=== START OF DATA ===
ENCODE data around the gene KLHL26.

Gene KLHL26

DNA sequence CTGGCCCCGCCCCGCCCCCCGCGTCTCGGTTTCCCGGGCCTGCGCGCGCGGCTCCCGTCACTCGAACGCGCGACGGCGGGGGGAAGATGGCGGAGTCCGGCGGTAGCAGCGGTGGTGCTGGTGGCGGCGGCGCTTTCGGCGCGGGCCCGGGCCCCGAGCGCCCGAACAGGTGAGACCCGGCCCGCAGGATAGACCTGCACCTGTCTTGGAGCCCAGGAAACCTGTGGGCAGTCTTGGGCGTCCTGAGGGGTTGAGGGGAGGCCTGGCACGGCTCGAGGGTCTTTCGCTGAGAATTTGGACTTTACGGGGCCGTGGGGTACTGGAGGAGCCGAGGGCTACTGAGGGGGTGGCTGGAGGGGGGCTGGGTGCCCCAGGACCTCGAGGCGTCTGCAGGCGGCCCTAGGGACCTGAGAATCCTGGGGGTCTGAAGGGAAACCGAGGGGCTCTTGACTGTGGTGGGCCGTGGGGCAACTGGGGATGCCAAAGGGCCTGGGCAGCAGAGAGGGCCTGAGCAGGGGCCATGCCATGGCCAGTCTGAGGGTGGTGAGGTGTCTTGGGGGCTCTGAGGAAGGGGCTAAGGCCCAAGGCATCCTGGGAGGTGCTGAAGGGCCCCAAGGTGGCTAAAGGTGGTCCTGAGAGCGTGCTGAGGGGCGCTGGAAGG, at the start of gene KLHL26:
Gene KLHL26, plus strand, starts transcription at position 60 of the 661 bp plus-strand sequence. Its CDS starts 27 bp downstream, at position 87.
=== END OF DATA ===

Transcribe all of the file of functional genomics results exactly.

ENCODE data around the gene KLHL26.

Gene KLHL26

DNA sequence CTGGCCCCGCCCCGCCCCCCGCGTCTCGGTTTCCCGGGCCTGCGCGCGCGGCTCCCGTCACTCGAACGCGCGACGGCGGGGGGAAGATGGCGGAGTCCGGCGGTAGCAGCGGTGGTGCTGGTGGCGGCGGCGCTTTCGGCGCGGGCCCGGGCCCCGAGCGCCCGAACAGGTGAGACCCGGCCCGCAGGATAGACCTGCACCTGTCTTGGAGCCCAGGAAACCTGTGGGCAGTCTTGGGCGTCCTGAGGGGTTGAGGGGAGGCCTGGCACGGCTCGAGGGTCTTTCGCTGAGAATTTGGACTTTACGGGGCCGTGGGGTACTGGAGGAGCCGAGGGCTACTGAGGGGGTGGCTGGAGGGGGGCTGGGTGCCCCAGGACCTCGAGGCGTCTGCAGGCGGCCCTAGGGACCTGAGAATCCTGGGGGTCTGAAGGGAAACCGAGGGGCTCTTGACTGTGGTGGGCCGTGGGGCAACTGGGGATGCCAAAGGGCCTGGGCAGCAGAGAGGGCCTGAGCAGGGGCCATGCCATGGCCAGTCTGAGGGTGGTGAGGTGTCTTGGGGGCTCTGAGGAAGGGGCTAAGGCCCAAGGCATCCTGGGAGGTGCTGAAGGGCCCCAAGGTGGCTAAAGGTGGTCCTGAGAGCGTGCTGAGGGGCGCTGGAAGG, at the start of gene KLHL26:
Gene KLHL26, plus strand, starts transcription at position 60 of the 661 bp plus-strand sequence. Its CDS starts 27 bp downstream, at position 87.